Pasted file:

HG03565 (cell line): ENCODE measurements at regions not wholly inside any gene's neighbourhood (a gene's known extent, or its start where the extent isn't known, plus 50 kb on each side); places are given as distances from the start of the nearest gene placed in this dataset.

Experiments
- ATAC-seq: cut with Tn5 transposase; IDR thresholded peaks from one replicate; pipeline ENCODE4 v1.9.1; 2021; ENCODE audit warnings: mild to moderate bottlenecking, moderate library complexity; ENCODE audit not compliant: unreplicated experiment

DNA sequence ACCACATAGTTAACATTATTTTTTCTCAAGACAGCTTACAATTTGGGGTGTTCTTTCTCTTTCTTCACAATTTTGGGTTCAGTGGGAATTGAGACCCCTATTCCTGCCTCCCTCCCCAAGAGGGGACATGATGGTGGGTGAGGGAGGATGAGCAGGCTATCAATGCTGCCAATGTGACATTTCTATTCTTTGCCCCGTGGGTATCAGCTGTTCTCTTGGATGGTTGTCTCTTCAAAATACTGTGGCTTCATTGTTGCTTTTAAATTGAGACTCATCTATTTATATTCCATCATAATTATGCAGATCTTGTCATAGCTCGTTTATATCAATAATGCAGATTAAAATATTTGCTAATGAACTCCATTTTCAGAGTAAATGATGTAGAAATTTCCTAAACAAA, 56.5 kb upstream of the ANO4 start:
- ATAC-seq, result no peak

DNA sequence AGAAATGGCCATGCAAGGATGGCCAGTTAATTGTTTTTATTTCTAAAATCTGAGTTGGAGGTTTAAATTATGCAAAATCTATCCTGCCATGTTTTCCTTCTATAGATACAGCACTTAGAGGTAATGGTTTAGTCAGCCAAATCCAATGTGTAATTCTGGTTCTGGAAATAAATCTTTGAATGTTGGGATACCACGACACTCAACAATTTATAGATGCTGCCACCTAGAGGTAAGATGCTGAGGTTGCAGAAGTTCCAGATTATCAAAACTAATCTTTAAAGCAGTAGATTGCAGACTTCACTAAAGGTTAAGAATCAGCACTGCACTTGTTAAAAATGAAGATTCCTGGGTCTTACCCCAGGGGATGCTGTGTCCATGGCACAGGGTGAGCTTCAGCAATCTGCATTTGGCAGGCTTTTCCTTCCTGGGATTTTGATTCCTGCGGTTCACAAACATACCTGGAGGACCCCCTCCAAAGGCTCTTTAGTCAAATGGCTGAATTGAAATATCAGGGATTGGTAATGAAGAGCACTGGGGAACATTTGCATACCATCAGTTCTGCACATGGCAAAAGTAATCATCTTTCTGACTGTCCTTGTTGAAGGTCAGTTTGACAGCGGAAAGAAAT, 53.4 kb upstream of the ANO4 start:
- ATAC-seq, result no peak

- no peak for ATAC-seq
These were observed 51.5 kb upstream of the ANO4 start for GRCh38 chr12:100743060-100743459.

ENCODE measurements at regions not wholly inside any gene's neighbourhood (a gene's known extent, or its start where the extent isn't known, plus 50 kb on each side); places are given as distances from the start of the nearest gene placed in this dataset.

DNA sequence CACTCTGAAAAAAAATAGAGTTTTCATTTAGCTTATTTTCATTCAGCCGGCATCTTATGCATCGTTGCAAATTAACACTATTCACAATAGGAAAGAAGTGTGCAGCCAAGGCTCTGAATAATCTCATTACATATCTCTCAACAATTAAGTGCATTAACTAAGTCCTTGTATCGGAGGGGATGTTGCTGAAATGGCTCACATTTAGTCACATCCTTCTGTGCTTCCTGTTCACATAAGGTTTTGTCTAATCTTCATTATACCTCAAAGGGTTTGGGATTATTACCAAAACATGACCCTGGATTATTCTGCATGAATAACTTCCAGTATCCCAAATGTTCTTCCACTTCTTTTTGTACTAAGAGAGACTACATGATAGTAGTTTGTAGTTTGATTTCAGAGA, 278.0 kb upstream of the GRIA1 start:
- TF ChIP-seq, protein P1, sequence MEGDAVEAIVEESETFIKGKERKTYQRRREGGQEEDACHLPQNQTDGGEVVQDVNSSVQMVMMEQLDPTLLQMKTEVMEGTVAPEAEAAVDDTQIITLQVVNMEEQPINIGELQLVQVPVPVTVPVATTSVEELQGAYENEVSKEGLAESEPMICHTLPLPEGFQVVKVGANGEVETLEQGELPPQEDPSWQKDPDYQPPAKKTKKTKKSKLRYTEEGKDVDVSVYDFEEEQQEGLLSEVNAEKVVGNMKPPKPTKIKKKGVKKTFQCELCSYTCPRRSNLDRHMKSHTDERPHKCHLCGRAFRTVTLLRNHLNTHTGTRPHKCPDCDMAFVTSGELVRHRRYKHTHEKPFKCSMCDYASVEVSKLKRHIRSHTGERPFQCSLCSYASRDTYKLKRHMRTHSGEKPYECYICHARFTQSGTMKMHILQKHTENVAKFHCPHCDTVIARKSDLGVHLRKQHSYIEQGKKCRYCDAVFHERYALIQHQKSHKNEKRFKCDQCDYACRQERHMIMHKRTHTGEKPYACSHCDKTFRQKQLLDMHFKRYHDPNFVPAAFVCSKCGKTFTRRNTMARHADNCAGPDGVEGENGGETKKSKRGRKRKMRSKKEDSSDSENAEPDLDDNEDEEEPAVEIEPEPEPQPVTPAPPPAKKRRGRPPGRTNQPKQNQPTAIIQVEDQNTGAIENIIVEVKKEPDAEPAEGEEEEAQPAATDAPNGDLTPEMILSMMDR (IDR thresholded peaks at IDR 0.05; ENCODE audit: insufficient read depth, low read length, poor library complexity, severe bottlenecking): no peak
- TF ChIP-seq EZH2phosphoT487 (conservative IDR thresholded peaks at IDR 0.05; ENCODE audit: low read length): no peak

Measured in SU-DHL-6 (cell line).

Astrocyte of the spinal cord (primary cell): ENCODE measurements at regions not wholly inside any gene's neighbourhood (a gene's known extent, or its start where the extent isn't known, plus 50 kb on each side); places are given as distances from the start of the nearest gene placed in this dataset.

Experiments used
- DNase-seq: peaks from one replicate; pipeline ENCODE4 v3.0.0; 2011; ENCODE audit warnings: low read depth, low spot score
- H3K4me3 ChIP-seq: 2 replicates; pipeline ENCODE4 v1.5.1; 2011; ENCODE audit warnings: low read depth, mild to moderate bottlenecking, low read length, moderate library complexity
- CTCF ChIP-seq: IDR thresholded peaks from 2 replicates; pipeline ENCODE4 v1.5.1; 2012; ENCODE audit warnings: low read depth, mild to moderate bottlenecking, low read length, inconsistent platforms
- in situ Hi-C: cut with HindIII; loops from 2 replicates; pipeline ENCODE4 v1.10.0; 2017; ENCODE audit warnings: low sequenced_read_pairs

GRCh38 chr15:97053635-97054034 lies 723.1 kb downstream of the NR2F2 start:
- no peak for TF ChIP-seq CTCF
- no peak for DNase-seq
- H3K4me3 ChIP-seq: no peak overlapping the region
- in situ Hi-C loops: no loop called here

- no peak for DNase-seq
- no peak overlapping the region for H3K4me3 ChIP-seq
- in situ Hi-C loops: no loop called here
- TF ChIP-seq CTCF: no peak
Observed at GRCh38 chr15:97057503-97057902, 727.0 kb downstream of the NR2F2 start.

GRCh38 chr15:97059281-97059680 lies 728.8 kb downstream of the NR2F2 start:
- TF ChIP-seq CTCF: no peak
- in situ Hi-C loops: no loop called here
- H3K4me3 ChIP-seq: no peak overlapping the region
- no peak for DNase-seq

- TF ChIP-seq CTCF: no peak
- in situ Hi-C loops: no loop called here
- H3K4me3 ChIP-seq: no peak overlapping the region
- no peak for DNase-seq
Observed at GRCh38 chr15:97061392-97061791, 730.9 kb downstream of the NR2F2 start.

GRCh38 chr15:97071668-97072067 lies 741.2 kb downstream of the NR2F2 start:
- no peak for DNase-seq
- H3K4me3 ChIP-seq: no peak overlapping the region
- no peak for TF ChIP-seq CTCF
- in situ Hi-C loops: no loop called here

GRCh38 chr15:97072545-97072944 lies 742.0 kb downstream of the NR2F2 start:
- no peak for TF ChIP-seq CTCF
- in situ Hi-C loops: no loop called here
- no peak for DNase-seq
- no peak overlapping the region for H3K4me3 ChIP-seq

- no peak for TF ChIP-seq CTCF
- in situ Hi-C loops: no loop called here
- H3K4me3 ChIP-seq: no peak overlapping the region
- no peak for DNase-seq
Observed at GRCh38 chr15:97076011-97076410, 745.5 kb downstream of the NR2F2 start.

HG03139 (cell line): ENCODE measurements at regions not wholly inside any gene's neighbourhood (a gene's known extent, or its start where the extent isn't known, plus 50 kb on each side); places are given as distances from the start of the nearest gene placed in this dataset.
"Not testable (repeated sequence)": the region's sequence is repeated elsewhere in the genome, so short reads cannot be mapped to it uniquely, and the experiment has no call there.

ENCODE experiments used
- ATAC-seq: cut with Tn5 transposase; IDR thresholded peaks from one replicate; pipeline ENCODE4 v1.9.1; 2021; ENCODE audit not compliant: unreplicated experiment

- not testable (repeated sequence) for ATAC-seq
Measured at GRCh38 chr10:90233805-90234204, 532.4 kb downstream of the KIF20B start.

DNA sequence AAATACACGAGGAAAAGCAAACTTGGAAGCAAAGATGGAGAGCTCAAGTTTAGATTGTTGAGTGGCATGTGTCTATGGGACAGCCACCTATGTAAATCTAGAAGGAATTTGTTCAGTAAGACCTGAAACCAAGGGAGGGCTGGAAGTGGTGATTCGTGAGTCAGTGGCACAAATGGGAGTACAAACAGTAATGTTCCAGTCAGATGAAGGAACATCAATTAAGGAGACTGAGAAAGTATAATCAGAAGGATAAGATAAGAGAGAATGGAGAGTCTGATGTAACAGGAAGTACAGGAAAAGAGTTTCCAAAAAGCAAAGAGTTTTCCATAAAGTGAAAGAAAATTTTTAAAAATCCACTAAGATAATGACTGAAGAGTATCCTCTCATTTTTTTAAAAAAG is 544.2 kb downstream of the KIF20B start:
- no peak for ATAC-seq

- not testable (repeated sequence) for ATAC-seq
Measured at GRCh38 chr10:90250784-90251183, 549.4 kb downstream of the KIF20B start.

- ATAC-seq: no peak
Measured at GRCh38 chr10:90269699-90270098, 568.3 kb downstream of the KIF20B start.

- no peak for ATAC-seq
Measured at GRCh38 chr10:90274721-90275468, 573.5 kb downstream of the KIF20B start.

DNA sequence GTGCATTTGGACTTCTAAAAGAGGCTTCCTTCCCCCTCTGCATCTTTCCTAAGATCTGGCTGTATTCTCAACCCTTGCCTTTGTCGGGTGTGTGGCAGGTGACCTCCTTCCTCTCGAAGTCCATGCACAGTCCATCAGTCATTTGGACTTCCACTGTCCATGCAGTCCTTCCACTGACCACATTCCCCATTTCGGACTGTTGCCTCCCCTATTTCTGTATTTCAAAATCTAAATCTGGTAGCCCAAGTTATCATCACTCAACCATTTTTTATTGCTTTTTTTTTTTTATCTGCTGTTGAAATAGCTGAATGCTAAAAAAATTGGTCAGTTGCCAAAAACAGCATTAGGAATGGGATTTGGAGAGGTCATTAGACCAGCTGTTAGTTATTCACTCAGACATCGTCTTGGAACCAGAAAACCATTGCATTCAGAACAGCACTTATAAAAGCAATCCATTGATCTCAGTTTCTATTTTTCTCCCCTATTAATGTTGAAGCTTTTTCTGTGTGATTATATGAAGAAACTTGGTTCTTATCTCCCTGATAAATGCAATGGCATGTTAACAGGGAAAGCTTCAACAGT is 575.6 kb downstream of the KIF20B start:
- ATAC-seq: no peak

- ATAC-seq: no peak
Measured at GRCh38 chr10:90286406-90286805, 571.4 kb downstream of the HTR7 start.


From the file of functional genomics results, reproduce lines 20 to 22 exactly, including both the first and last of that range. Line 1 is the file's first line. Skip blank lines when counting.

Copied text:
- in situ Hi-C: cut with HindIII; loops from 2 replicates; pipeline ENCODE4 v1.10.0; 2017; ENCODE audit warnings: low sequenced_read_pairs

GRCh38 chr15:97053635-97054034 lies 723.1 kb downstream of the NR2F2 start:
- no peak for TF ChIP-seq CTCF